What God does is, of course, very gracious and supportive of Mary. He doesn’t make her squirm as she tries to explain to Elizabeth the almost unexplainable (“I’m a virgin and I’m pregnant but I haven’t had sex”). Instead God gives Mary what she seeks before she’s asked. Inspired by the Holy Spirit and encouraged by a baby leaping for joy within her, it is Elizabeth who tells Mary her situation. Blessed are you Mary of all women; blessed is the child you carry, who is my Lord; blessed are you for trusting God’s word for it will be fulfilled.  Mary doesn’t know the future – not in detail – but Elizabeth affirms Mary’s encounter and experience and also brings God’s Word to Mary which in this case relieves and consoles.

And so relieved, happy, rejoicing, Mary bursts out in praising God. This isn’t a hoax or a bad dream. This is God at work just as he has worked in the past so he is working now and through me. Mary’s song – also known as the Magnificat (from its beginning in Latin) in which Mary praises God – magnifies the Lord continually – as she recalls specific events of the past – the angel’s visit to her is the obvious but Mary also seems to see God’s action with her as part of a long list of actions that God has been doing for his people.

His mercy is from generation to generation – he said so on his mountain. His strong arm and the scattering of the proud draws one’s mind to the exodus from Egypt and the watery grave of the Red Sea upon the Egyptian pursuers. Bringing down mighty thrones and lifting up the humble could be seen in both Israel’s monarchy and its dealings with foreign kingdoms. Filling the hungry and sending the rich away empty brings many links to the prophets and a reminder that God cares about justice. And God keeps being faithful to Israel despite Israel’s unfaithfulness because of the covenant God has cut with Abraham and Isaac and Moses and the people – a covenant that Moses even had to remind God about when God wanted to destroy everyone except Moses. Mary’s song points to God’s actions and gives Mary a trajectory or a landscape in which to live one day at a time.

Mary doesn’t receive the details of her life – how things will work out with Joseph for example – but she is placed in a landscape of God’s Word and comforted and held. Mary’s situation is unique to her – I can’t tell you ‘go thou and do likewise’ and you become pregnant and give birth to the Son of God! However the truth of Mary’s situation – because her baby was born and is our Lord – through his suffering and death and through God’s strong arm lifting Jesus up – pulling down the mighty – filling the hungry even if the meal is a sip and a wafer – and sending away empty handed those who come to Jesus with their hands full of their own importance and so can’t receive the forgiveness and blessings Jesus pours on sinners – can be our truth as well.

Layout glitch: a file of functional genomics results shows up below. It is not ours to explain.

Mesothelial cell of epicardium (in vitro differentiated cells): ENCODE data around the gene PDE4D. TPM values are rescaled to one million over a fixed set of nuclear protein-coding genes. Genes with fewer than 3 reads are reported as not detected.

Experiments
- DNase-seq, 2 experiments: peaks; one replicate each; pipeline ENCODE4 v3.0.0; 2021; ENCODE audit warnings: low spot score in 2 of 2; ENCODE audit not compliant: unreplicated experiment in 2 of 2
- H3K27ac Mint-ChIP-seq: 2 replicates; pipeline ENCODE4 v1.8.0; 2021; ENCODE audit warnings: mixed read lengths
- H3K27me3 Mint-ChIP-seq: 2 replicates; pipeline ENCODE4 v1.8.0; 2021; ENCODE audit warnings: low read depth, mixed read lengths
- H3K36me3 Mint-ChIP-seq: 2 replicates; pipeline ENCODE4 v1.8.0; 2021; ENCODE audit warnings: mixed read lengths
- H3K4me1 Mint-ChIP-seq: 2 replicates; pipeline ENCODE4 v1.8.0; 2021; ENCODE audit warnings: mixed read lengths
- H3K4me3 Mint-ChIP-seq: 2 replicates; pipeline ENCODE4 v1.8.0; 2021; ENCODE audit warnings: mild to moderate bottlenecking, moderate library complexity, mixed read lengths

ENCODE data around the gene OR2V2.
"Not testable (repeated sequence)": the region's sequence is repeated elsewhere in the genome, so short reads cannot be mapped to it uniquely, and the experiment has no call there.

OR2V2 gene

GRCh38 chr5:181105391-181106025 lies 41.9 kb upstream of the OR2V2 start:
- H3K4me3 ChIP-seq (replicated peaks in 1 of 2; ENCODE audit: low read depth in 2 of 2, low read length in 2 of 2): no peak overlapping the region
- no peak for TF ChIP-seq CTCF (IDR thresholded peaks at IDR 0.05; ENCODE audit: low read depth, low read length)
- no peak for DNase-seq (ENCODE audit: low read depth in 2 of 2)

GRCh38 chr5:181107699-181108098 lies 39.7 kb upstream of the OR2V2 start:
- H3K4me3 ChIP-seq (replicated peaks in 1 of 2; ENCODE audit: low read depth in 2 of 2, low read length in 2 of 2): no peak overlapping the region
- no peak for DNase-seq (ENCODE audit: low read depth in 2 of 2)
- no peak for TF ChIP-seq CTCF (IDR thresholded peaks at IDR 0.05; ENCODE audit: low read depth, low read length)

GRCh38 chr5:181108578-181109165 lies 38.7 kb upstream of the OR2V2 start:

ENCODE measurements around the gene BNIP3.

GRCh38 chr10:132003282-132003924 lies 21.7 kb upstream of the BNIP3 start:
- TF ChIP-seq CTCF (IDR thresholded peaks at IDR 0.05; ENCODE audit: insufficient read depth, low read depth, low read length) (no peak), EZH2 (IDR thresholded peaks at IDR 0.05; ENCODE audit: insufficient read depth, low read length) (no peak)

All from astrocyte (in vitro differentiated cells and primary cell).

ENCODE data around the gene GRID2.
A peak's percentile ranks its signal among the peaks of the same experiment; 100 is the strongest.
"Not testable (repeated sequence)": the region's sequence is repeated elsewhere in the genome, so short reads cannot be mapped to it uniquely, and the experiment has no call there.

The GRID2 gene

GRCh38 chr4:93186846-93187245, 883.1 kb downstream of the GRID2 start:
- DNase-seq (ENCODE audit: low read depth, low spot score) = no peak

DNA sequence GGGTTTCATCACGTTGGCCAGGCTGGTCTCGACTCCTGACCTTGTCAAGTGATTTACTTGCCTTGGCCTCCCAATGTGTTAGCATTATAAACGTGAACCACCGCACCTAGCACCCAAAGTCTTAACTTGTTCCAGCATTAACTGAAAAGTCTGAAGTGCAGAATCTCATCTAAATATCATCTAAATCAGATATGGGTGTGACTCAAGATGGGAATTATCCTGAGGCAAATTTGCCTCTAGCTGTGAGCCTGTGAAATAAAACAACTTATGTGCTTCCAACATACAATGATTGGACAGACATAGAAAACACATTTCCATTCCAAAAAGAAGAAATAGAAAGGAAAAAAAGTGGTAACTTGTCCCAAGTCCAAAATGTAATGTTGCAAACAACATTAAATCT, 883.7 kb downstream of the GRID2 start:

We live in the in-between time because of Mary’s child – he did arrive at Christmas, he did enter his capital in procession, he did sit on his throne wearing a crown while at the same time going out by himself – for only he could fight on our behalf – and he battled sin and death and the Devil – and he did win for his grave is empty and he comes to us today through Word and Sacraments and he will come again one day when time’s up and this world ends. We don’t see the future in detail and there are times when we don’t understand what God might be doing – or allowing to happen – and we might even flee – sadly, too many people flee away from God when times are hard rather than to him – if we flee then let it be to those who help us – for Christians that means to Jesus, the Word made flesh, and to the Bible to read, meditate, and study it – also to those people who will speak God’s Word to us and give us a landscape to see a big picture – and whenever we can see a cross and empty tomb then, like Mary, our only response is praise of God. 

This isn’t delusion getting in the way of reality but reality – truth – giving us a perspective on life – both short term and long term – that even when we don’t know how we will get through what we’re facing, God is with us, coming to help and rescue – not according to our plans but according to his. And when we look at Mary’s child in a manger and on a cross then we encounter again and again the message: God is love. God is good. God is with us. Elizabeth’s and Mary’s Lord is our Lord too.


Bible References

  • Luke 1:39 - 56